By 6am in the morning I was so alert that the nurses told me that provided I ate a good breakfast and was able to go to the toilet at least 3 times properly I could go home. They removed my catheter after breakfast and then in my mind the count was on. I went to the toilet the three times by 10am and then was discharged.
I only stayed in the hospital the one night.
I pushed myself a fair bit in my recovery to do things.
I took the advice from the recovery booklet that I had from the hospital that stated “if it hurts, stop. Try that activity again in 3 days”.
I started with exercise / basic walking 5 minutes every hour from the day I got out of hospital – even if it were just to go and feed the animals in the backyard.
Within 1 week I was walking to the shop and back.
Within 2 weeks I was up most of the day and began to drive again. I also was able to lift about 4kg.
Each week I increased slightly the exercise I did and the amount I could lift.
Within 4 weeks of the operation I was out in the paddock on the tractor ploughing a field – just having a cushion for extra support. It felt good to do something.
It took 6 weeks before I could return to work (as I have a very manual job), and the first week back I was extremely tired. I am now back 4 weeks at work and am back to lifting about 15kg, and walking 15 – 20 km per day as part of the job.
The doctor liaised with my regarding my recovery over the phone as I live nearly 6 hrs drive from the hospital. He released me to go back to work whenever I felt ready but not to have sex again until 10 weeks to ensure that the internal scarring had fully healed.
The hysterectomy was a blessing in disguise.
All the back pain I had had for many years disappeared overnight with the surgery. I had more energy than I have ever had and was waiting for my healing to catch up to the process so that I could get back and do things again.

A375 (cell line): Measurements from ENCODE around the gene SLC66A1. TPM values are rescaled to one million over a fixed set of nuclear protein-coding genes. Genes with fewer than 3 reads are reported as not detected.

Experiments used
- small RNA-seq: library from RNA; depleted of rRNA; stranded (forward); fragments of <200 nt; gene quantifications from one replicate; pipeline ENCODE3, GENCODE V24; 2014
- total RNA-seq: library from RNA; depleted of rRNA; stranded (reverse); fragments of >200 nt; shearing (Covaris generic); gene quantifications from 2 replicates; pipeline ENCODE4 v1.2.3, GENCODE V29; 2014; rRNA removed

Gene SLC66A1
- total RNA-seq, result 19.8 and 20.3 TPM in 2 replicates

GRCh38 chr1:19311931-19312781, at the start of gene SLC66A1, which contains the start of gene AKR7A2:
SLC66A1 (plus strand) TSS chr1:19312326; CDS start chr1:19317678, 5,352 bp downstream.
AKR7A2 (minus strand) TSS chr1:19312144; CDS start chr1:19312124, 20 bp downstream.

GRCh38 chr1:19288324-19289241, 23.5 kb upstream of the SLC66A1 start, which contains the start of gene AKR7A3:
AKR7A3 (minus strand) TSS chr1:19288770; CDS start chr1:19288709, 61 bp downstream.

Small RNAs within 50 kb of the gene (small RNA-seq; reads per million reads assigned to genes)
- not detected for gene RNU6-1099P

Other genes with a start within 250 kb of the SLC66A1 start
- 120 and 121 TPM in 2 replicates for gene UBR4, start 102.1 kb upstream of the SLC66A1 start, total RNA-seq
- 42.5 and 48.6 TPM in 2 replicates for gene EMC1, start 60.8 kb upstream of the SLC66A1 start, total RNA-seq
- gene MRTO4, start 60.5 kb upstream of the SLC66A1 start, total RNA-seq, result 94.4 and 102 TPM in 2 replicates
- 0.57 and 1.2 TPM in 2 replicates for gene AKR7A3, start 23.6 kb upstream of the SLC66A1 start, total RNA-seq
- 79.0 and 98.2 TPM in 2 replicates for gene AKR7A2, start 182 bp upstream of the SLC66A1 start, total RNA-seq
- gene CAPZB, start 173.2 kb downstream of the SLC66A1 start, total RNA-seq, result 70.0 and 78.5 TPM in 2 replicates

Sexually – it did hurt a bit at first, but now I am enjoying sex more than I ever did, I have a higher sex drive and get a greater amount of pleasure from it.
I haven’t taken HRT at all. I waited to see if I would get many menopause symptoms as I had heard a lot of women don’t. I hardly got any and the few I did are managed through Soy and Maca. I am glad I had my hysterectomy now and also glad that I did my own research into what I could do to manage the processes involved.
When considering a hysterectomy I would recommend that people prepare for their recovery beforehand.
– Pre-cook a number of meals
– Clean the house and give yourself permission for it to be “let go” a bit during your recovery period.
– Organise people who can help you out a bit or check in on you each week.
– Make sure there is something for you to do – a small project that you can work towards bit by bit and that you aim to complete during your recovery period. (This keeps both your mind and body active)
– Be positive. There is a reason you are having this operation and it may have more benefits than you realise.